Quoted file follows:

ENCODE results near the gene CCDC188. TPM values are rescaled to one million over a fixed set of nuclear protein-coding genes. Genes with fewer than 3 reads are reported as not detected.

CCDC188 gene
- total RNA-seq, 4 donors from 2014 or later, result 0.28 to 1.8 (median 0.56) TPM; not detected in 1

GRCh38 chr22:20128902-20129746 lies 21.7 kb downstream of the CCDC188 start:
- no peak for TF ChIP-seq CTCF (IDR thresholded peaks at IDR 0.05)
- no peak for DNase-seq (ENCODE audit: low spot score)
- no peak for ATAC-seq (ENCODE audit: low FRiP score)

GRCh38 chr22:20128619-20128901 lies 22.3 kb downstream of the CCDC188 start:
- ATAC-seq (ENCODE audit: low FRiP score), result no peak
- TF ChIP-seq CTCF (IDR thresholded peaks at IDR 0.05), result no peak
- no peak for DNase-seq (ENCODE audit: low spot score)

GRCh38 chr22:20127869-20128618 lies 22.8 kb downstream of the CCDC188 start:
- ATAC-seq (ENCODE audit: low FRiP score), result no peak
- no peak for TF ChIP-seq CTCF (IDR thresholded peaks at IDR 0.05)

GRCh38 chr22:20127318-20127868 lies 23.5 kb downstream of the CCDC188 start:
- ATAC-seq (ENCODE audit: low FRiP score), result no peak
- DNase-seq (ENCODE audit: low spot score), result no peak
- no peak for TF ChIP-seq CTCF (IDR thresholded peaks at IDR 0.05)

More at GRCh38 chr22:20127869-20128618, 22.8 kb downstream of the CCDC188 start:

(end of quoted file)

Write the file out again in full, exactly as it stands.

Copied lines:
ENCODE results near the gene CCDC188. TPM values are rescaled to one million over a fixed set of nuclear protein-coding genes. Genes with fewer than 3 reads are reported as not detected.

CCDC188 gene
- total RNA-seq, 4 donors from 2014 or later, result 0.28 to 1.8 (median 0.56) TPM; not detected in 1

GRCh38 chr22:20128902-20129746 lies 21.7 kb downstream of the CCDC188 start:
- no peak for TF ChIP-seq CTCF (IDR thresholded peaks at IDR 0.05)
- no peak for DNase-seq (ENCODE audit: low spot score)
- no peak for ATAC-seq (ENCODE audit: low FRiP score)

GRCh38 chr22:20128619-20128901 lies 22.3 kb downstream of the CCDC188 start:
- ATAC-seq (ENCODE audit: low FRiP score), result no peak
- TF ChIP-seq CTCF (IDR thresholded peaks at IDR 0.05), result no peak
- no peak for DNase-seq (ENCODE audit: low spot score)

GRCh38 chr22:20127869-20128618 lies 22.8 kb downstream of the CCDC188 start:
- ATAC-seq (ENCODE audit: low FRiP score), result no peak
- no peak for TF ChIP-seq CTCF (IDR thresholded peaks at IDR 0.05)

GRCh38 chr22:20127318-20127868 lies 23.5 kb downstream of the CCDC188 start:
- ATAC-seq (ENCODE audit: low FRiP score), result no peak
- DNase-seq (ENCODE audit: low spot score), result no peak
- no peak for TF ChIP-seq CTCF (IDR thresholded peaks at IDR 0.05)

More at GRCh38 chr22:20127869-20128618, 22.8 kb downstream of the CCDC188 start: